of voltages and currents in a circuit can contribute to insight in what you are doing.
Without such knowledge, simulations alone easily become trial and error with-
out any notion of the direction in which you might find a solution. We have al-
ready seen this in the previous section. The formulas, obtained by applying Ohm’s
law, make clear what the conditions are for real sources in order to be almost ideal
sources. Before deriving some general rules, which will enable us to perform com-
putations even in complex systems, let us consider two more examples of relatively
simple electrical circuits (see figure 6.7).

a b

R R R3
+ 1 + 1
u R2 R3 u R2 R4

F IGURE 6.7 Two circuits

We use the Let us first consider the circuit on the left of figure 6.7a. It consists of a resistor
symbol || to R 1 in series with the parallel combination of R 2 and R 3 (R 2 || R 3 ). In order to find the
indicate two
elements in total current delivered by the voltage source we start with computing the resistance
parallel. of this network.
6.2. COMPUTATIONS 77

R2 R3 R1 R2 + R1 R3 + R2 R3
R tot = R 1 + = (6.22)
R2 + R3 R2 + R3
The current flowing through R 1 and through the parallel combination R 2 || R 3 is
thus

u R2 + R3
i= = u (6.23)
R tot R 1 R 2 + R 1 R 3 + R 2 R 3
The current flowing through R 3 is:

R2 R2 R2 + R3
i R3 = i= u (6.24)
R2 + R3 R2 + R3 R1 R2 + R1 R3 + R2 R3
and the voltage over R 3 is

R2
u R3 = R 3 i R3 = R 3 u (6.25)
R1 R2 + R1 R3 + R2 R3
We could write this as

u R3 R2 R3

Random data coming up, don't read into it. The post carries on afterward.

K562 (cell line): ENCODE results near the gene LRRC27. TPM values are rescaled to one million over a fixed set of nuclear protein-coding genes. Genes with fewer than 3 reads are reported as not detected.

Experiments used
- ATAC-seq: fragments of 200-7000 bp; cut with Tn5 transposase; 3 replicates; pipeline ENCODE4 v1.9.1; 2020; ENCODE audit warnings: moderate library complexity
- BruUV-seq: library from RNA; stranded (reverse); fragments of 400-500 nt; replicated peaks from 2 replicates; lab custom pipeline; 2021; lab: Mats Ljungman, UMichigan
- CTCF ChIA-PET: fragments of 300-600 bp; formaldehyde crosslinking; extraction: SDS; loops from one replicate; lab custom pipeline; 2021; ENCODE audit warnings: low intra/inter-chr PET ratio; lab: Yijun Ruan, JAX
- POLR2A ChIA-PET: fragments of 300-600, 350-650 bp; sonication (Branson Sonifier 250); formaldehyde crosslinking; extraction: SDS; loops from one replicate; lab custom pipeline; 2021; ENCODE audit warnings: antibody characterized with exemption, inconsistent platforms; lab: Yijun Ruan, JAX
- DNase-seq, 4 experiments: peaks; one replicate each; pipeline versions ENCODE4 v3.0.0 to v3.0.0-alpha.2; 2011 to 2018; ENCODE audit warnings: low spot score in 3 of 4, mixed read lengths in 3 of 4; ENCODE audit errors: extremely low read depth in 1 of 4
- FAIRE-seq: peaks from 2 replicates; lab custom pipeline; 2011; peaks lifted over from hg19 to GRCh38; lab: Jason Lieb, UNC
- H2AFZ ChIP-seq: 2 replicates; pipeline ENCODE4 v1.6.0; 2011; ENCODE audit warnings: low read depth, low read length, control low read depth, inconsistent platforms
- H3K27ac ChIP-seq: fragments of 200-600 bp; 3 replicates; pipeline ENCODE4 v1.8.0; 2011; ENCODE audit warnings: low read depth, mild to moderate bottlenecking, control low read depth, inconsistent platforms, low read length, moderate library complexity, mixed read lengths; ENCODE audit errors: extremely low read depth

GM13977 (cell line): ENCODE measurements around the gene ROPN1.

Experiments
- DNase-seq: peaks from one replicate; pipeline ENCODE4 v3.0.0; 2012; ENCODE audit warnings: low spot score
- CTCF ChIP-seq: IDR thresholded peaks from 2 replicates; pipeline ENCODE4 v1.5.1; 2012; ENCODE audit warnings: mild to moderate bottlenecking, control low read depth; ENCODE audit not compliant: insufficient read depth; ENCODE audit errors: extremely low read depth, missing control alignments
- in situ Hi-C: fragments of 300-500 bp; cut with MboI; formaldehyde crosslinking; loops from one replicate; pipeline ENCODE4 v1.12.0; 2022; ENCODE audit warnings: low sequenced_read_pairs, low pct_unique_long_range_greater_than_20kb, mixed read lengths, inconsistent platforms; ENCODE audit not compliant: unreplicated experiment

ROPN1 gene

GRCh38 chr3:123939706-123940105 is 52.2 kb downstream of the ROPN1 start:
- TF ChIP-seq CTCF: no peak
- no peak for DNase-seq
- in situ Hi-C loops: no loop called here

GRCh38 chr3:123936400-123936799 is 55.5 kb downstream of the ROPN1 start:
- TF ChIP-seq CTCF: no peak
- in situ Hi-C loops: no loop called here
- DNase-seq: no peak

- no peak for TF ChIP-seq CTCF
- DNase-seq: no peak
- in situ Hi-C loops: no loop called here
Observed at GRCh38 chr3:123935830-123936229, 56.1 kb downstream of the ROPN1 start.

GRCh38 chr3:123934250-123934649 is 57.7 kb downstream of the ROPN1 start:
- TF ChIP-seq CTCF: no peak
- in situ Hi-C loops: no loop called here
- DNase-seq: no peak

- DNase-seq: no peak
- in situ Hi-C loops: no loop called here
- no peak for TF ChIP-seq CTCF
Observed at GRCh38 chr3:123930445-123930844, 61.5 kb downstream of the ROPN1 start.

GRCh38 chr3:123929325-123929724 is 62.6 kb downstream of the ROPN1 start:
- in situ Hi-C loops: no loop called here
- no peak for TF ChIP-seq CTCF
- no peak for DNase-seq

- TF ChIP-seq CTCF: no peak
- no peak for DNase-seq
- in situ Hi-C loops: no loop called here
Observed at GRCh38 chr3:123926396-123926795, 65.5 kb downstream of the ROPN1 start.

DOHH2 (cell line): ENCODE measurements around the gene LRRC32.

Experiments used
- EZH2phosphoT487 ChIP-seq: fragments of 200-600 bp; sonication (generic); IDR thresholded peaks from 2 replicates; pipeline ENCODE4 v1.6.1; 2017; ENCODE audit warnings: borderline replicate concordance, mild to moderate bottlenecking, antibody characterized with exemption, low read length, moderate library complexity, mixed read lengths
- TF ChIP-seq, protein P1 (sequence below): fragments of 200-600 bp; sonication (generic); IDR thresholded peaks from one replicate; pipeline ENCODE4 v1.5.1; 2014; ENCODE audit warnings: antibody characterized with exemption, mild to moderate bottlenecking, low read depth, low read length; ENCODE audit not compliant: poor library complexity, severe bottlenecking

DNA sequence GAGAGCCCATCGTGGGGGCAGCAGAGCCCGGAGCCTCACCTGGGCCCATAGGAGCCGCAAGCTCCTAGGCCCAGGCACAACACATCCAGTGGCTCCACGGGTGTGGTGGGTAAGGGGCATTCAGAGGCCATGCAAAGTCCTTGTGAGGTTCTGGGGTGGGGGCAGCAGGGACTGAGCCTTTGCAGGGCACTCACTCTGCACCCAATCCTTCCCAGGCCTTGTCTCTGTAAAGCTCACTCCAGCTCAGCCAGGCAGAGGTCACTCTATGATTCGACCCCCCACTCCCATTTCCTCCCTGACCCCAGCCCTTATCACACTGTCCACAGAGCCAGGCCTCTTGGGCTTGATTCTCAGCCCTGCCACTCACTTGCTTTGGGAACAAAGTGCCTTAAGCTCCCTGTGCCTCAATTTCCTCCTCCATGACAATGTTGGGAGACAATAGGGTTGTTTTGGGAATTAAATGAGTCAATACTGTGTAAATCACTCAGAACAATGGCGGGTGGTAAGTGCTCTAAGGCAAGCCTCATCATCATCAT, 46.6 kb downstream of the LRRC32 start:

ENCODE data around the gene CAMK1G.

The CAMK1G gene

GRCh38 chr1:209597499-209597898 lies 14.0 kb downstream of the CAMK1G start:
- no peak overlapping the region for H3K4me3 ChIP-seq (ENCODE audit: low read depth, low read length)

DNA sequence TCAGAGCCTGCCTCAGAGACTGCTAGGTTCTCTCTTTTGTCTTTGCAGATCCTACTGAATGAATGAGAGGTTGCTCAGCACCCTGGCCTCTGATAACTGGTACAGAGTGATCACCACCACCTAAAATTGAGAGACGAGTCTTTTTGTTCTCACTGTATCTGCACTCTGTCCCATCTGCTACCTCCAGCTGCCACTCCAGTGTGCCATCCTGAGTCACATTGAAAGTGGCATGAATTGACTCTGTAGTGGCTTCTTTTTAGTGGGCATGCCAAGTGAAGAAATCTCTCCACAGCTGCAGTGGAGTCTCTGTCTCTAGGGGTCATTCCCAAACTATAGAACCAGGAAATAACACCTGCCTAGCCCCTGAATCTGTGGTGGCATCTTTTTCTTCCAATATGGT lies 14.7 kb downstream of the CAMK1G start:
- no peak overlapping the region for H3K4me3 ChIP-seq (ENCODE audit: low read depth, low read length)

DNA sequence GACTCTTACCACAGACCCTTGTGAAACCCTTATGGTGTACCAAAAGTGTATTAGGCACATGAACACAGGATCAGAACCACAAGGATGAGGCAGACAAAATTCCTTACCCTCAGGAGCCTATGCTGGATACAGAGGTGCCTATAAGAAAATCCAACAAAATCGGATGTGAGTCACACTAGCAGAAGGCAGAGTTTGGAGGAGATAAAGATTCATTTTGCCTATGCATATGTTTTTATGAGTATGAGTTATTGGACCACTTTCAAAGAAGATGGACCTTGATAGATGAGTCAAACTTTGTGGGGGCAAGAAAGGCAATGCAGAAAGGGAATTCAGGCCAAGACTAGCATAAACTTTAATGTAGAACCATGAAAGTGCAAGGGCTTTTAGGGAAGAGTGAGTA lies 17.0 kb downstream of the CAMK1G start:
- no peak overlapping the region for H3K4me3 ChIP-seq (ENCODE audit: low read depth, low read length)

= HR3 = (6.26)
u R1 R2 + R1 R3 + R2 R3
We call HR3 the transfer function from u to u R3 . transfer function

Another way of finding u R3 is by realising that the voltages over R 2 and R 3 are the same.
The parallel combination of R 2 and R 3 can be replaced by the resistance R 23

R2 R3
R 23 = (6.27)
R2 + R3
The current through R 1 and R 23 is then

u R2 + R3
i= = u (6.28)
R2 R3 R1 R2 + R1 R3 + R2 R3
R1 +
R2 + R3
with

R2 R3 R2 R3 R2 + R3
u R3 = u R23 = i= u (6.29)
R2 + R3 R2 + R3 R1 R2 + R1 R3 + R2 R3
This is equal to eq. 6.25:

R2 R3
u R3 = u (6.30)
R1 R2 + R1 R3 + R2 R3

The circuit at the right in figure 6.7b can be analysed in a similar way. The most
easy way is of course to introduce a new resistance R 5 = R 3 + R 4 . The circuit is then
again similar to the circuit on the left.

Exercise 6.33
Compute the voltage u R4 in the circuit on the right of figure 6.7.
78 CHAPTER 6. ELECTRICAL CIRCUITS

6.2.1 Kirchhoff’s laws


When circuits become increasingly more complex the computations we have car-
ried out so far will also become more difficult, because they were not very system-
atically derived. The laws of Kirchhoff provide a method for computing transfer
functions in networks of any complexity. Before presenting these laws we need to
introduce a few definitions.